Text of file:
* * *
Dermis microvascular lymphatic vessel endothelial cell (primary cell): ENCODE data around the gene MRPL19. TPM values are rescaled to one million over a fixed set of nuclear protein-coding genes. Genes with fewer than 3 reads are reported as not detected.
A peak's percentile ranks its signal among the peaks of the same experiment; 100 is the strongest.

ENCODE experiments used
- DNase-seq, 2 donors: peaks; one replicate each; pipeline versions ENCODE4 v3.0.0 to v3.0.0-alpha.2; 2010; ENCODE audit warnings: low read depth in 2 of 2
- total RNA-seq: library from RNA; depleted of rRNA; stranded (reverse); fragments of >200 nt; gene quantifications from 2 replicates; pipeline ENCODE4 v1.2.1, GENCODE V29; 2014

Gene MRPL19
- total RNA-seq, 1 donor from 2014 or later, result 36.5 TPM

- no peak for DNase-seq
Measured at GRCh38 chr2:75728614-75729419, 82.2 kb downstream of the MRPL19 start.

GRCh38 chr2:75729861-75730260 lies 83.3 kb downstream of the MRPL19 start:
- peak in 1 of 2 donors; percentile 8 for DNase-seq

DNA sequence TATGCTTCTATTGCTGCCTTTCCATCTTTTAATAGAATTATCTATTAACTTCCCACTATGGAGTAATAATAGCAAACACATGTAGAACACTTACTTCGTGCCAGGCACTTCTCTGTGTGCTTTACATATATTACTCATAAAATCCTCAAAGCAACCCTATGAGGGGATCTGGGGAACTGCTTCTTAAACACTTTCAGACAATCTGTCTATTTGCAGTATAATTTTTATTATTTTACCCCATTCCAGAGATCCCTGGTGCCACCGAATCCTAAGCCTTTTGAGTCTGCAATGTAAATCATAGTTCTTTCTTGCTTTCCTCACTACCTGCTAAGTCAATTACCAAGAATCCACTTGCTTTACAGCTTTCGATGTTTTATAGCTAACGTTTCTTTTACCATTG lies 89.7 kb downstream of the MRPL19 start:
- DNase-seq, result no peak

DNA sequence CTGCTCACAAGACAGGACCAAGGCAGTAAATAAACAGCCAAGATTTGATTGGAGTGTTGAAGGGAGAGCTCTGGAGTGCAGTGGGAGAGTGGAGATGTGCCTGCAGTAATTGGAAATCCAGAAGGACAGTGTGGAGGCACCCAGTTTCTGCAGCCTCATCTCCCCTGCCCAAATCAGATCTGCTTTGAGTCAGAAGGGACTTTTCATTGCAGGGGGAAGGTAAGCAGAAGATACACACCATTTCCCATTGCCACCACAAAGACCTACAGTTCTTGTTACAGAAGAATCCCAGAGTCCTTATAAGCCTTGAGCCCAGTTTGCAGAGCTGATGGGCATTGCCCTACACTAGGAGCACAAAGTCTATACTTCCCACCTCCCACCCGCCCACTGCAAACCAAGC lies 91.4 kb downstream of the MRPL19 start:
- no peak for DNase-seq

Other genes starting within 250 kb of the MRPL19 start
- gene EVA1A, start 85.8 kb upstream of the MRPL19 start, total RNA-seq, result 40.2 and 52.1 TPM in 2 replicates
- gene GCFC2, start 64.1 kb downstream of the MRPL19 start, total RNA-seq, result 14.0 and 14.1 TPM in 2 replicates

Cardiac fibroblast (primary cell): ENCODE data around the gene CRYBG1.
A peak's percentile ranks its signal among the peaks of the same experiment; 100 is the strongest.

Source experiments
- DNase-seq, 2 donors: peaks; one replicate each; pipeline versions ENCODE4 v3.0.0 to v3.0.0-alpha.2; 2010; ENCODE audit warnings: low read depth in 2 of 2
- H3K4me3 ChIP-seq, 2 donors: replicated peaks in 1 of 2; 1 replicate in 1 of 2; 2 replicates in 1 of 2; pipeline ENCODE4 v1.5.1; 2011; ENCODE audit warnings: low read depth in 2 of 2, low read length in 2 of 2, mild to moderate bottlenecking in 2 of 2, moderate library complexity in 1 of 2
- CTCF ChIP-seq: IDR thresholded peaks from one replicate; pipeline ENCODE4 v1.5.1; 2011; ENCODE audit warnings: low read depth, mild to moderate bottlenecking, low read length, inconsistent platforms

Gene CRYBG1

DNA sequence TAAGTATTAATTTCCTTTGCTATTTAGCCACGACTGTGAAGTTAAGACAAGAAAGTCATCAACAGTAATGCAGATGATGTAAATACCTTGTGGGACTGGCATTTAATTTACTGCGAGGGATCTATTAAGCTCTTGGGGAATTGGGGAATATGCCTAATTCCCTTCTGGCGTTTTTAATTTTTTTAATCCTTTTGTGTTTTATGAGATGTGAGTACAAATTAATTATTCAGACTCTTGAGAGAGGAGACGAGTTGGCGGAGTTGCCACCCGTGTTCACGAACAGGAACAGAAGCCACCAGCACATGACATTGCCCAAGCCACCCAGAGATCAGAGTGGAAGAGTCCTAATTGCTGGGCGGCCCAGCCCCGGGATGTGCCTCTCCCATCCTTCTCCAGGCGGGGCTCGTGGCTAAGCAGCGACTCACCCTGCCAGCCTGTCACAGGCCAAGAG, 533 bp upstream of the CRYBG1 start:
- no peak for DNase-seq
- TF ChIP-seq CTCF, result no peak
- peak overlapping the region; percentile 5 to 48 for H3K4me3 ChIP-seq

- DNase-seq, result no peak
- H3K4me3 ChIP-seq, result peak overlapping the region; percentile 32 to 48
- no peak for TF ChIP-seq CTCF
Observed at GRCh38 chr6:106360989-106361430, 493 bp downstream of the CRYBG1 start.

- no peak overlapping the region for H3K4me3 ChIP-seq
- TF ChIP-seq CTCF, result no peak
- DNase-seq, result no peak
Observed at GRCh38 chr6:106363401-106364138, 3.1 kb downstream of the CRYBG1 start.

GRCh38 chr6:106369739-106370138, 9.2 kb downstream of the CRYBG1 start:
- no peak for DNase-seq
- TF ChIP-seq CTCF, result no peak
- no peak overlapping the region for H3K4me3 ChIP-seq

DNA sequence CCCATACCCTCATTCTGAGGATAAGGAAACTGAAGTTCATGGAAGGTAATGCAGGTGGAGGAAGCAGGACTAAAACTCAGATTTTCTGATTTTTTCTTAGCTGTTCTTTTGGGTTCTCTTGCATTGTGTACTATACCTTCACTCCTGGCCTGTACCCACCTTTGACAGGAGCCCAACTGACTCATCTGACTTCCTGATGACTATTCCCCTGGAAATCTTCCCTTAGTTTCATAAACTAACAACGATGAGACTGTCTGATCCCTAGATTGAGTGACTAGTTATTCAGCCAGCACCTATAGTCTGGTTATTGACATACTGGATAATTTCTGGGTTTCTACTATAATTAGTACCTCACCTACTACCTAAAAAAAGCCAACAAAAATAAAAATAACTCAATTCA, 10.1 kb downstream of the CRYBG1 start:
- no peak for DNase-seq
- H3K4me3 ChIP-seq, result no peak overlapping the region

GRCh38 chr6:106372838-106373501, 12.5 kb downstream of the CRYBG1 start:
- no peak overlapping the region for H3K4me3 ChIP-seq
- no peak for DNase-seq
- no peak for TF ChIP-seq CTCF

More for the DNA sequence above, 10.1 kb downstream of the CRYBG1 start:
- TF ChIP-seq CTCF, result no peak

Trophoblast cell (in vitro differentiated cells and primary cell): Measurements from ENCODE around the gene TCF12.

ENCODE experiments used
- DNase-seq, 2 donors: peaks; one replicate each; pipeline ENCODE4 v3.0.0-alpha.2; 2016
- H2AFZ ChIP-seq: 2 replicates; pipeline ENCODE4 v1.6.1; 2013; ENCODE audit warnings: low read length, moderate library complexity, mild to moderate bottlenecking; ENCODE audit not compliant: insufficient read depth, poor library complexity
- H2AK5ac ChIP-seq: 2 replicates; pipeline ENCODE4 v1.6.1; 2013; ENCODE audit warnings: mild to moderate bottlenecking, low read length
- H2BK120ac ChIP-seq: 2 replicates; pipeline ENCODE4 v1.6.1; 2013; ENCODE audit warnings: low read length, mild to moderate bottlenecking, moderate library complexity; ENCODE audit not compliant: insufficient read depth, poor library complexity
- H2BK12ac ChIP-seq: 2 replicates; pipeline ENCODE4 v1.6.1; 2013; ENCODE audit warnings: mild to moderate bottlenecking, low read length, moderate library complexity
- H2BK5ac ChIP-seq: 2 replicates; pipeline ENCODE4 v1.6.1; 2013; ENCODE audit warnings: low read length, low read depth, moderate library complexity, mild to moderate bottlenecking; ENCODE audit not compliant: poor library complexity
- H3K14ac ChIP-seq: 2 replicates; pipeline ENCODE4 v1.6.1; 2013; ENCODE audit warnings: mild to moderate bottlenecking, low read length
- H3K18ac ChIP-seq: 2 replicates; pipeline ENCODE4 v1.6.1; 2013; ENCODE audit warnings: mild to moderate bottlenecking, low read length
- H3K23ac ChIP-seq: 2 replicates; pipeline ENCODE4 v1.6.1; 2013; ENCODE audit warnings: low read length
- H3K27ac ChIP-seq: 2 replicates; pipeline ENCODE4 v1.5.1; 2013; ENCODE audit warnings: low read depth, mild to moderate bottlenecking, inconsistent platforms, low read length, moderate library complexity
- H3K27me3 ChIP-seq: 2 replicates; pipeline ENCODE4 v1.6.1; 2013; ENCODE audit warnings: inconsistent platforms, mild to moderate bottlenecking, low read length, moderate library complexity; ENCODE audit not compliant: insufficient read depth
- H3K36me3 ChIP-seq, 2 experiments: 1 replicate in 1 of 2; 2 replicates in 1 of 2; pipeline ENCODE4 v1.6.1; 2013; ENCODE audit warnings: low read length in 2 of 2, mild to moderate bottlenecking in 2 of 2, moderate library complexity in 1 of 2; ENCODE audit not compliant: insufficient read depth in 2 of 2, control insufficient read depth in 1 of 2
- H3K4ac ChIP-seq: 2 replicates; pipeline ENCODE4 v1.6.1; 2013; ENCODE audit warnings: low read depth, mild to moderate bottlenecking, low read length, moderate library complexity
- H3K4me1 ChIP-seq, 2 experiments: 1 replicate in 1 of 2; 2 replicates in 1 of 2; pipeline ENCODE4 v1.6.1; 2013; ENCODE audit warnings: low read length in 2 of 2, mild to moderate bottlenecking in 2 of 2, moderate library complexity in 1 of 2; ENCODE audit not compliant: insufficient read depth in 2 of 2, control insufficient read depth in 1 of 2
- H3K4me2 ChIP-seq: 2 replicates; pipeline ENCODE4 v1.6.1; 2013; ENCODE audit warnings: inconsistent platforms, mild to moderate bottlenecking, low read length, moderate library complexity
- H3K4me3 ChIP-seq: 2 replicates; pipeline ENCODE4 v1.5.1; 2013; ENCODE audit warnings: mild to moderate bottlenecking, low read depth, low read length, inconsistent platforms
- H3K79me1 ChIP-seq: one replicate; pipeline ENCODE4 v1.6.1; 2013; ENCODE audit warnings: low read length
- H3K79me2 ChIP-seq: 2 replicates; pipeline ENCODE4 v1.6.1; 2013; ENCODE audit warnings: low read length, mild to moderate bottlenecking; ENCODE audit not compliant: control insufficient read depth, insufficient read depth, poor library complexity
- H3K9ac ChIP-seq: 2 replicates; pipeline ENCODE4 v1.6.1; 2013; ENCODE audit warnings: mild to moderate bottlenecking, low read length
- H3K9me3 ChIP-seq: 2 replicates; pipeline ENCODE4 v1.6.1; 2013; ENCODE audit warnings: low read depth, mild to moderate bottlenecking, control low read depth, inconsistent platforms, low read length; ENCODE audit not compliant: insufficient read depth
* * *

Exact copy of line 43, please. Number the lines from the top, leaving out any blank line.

- no peak for DNase-seq